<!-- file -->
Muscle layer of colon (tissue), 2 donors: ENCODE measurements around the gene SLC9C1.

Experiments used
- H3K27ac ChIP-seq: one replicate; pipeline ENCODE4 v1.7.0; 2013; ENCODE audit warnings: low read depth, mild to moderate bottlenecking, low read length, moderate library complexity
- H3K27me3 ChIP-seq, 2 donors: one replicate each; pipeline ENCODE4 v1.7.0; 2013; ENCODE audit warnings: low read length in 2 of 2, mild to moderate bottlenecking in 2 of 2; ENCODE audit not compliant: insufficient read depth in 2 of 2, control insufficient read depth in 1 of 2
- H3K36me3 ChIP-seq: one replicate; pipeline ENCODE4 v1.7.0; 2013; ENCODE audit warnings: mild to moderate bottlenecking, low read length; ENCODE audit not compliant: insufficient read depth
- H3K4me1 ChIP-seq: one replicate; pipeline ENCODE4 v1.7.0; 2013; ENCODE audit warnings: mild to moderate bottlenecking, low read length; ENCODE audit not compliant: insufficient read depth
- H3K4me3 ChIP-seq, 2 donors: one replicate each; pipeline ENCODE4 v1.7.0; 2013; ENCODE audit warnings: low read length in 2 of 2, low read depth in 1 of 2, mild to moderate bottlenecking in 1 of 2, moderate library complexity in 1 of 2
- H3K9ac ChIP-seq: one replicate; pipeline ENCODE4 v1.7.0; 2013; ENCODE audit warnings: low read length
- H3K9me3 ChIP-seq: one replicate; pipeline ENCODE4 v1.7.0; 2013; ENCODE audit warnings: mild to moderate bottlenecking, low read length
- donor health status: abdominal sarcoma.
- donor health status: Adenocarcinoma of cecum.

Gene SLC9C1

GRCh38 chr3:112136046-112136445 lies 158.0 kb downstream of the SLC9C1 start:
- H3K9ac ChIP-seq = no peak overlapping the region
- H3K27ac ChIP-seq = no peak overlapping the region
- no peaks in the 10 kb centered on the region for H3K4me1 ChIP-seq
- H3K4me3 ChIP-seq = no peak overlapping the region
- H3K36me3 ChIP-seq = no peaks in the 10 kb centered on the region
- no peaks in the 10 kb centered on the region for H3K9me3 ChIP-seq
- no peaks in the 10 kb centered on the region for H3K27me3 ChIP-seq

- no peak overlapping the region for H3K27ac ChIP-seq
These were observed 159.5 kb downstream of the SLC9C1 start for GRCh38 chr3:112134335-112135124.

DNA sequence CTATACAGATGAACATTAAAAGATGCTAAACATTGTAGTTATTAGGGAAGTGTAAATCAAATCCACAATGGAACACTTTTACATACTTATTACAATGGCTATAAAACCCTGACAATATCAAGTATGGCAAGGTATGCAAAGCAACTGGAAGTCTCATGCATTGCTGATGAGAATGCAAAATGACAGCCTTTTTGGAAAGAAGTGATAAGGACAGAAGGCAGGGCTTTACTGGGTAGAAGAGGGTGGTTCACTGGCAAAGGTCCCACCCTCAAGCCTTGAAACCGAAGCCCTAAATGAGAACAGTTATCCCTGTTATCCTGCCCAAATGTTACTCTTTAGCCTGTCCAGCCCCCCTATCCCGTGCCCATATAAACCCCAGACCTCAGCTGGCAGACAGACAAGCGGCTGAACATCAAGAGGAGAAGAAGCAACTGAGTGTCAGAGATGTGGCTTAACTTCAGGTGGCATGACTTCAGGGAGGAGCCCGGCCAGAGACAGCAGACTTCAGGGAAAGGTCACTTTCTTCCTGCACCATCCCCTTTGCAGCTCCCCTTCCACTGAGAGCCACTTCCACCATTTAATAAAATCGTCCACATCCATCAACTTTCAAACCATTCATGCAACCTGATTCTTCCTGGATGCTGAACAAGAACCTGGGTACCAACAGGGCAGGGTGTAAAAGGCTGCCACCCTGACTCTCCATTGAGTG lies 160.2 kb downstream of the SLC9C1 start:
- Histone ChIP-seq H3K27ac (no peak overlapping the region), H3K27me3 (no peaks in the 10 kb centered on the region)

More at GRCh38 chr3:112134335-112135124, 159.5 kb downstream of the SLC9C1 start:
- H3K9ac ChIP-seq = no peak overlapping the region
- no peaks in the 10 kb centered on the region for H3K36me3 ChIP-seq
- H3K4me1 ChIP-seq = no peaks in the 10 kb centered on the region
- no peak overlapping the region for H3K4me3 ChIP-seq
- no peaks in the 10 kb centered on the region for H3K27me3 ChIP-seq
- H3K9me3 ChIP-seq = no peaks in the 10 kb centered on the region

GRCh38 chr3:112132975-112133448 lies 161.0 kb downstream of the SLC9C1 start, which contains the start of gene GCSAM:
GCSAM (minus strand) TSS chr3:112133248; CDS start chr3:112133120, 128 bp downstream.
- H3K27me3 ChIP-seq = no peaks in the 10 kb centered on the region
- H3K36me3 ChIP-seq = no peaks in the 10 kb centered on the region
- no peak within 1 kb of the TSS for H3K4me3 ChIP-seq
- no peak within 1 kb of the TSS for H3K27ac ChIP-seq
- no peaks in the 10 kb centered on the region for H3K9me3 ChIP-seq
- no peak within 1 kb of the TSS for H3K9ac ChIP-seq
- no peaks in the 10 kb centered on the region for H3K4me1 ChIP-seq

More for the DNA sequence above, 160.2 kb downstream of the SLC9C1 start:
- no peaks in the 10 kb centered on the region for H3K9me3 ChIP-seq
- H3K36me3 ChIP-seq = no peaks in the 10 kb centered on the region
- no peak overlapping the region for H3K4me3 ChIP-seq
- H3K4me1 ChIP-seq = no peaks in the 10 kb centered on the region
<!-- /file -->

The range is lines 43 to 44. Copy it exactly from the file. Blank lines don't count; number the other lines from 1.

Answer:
- H3K36me3 ChIP-seq = no peaks in the 10 kb centered on the region
- no peak overlapping the region for H3K4me3 ChIP-seq